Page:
Tenbrunsel volunteers several hours a week at a food pantry run by the Chicago church where he is a parishioner. One recent morning in the sun-filled rectory kitchen, he nimbly packaged ham and cheese sandwiches, set out bags of chips and cans of soda, and cheerfully greeted a steady stream of customers.
"Good morning, good to see you," he said, standing at the pantry's bright red door. He gave everyone their choice of chips — a small gesture but important, he said, because it gives them some sense of control over their hard-luck lives.
"I enjoy doing it. I probably get more out of it than I give," Tenbrunsel said.
Ken Zwiener, of Deerfield, Ill., is another super ager. He had "more than an inkling" he might qualify for the study, and his kids encouraged him to enroll.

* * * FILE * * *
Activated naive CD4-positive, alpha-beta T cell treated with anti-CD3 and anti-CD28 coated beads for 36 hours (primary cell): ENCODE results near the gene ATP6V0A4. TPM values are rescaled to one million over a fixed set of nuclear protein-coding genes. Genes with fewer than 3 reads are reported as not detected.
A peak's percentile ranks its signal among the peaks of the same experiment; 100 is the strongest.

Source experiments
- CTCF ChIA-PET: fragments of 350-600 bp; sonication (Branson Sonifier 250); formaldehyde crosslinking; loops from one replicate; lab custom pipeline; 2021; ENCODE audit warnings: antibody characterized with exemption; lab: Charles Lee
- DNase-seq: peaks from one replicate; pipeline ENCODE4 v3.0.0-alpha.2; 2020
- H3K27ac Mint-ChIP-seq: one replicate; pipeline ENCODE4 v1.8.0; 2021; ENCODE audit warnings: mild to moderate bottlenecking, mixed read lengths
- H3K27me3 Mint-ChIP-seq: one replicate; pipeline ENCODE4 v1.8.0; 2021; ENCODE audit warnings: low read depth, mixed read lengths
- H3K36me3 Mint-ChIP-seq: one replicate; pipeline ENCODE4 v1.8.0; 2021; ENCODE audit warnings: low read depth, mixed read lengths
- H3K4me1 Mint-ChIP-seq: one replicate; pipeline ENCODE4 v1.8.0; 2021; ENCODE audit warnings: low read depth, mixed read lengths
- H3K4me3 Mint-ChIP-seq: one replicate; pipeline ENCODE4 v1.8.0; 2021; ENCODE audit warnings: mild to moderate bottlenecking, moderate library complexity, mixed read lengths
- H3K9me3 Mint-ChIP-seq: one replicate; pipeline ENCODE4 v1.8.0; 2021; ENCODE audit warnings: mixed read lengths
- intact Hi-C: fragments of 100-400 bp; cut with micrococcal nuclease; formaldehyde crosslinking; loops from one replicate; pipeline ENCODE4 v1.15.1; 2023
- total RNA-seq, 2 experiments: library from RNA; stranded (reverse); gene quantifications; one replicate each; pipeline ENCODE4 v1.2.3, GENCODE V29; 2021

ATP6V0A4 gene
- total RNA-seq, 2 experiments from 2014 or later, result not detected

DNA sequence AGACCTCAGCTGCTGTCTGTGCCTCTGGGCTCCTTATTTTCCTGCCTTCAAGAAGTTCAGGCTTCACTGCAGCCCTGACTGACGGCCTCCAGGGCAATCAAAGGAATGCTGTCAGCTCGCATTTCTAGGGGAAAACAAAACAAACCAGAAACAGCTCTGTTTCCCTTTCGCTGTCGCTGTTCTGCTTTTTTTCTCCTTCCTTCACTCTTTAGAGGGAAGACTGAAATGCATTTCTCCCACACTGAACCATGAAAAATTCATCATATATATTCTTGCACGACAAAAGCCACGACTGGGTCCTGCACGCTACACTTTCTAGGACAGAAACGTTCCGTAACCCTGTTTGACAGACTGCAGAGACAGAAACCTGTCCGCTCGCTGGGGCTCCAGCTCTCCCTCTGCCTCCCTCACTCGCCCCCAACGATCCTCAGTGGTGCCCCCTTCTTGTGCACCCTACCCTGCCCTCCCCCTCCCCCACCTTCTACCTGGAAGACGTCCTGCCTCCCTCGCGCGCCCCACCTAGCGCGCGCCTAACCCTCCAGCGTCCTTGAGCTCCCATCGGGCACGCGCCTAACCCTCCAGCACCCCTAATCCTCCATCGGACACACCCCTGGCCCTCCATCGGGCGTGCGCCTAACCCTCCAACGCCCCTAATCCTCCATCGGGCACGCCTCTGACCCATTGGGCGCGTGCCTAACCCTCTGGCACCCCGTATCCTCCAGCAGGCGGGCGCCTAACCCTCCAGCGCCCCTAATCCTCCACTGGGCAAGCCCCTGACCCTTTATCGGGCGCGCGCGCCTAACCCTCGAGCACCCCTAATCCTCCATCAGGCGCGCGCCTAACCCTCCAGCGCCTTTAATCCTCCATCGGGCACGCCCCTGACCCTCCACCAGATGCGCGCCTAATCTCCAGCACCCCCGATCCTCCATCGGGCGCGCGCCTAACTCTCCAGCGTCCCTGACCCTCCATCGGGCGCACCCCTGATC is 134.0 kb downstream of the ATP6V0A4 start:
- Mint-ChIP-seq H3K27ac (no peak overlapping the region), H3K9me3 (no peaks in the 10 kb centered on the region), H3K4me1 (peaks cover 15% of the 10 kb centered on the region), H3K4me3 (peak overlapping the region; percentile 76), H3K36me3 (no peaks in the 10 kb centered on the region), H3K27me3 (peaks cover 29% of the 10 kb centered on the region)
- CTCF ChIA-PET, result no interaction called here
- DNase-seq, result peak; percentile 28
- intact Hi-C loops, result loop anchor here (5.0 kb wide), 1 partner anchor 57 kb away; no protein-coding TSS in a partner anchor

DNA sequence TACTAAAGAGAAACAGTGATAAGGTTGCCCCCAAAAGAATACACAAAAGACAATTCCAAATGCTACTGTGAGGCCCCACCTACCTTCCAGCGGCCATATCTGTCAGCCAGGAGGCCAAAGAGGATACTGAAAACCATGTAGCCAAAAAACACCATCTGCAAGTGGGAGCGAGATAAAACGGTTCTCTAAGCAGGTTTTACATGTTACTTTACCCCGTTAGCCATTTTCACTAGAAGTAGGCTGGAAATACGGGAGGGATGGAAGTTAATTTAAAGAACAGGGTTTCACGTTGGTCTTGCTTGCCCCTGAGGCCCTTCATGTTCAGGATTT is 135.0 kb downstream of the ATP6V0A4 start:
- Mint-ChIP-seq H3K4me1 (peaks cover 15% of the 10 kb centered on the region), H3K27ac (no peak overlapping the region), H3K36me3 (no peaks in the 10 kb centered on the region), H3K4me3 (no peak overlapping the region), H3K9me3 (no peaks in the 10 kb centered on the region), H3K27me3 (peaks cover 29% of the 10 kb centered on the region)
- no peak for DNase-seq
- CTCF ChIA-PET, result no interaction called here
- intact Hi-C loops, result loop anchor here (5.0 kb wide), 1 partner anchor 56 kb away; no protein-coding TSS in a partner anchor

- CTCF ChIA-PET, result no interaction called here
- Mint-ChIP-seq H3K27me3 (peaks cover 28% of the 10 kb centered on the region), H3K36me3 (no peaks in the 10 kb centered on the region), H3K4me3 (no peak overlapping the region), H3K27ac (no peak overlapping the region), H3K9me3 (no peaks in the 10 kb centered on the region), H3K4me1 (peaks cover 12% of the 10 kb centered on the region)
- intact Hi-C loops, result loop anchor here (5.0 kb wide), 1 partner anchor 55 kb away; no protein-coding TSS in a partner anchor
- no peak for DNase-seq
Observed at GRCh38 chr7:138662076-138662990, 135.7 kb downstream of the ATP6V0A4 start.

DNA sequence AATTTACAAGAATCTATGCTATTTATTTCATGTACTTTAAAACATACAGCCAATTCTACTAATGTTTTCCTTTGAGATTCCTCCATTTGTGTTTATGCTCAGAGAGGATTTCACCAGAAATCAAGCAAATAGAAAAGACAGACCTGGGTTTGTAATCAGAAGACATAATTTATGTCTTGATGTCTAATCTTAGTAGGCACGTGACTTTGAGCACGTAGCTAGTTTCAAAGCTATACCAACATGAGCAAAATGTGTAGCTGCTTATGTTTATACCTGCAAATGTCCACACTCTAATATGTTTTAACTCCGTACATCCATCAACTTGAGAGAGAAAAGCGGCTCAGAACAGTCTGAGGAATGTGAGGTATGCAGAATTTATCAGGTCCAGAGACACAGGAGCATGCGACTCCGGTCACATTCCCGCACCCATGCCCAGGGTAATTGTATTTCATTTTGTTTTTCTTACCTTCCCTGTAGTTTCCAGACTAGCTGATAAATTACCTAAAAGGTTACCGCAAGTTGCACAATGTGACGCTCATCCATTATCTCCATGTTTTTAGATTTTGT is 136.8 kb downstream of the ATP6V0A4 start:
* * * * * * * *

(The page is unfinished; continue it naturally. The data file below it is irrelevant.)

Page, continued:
"They said, 'Dad, your brain is the best thing about you,'" the 81-year-old retired businessman recalled.
He's a golfer and Broadway musical "nut" who created a 300-plus-page computer database of shows. Zwiener uses an iPad, recently went hot-air ballooning and is trying to learn Spanish.
He also pours himself a vodka martini every night and is a pack-a-day cigarette smoker, but says he doesn't think his habits have made much difference. His healthy brain, he says, may be due to heredity and genes, but Zwiener said he hopes the study comes up with more "scientific insights".
"My dad lived into his middle 90s and was pretty sharp right up until the day he died," Zwiener said.
Zwiener's motivation for joining the study was simple: The best man at his wedding died of Alzheimer's disease before age 50.
"To lose a mind ... is just a terrible way to go," he said.
SuperAging study: http://tinyurl.com/lo75t7b
Alzheimer's Association: http://www.alz.org
AP Medical Writer Lindsey Tanner can be reached at http://www.twitter.com/LindseyTanner
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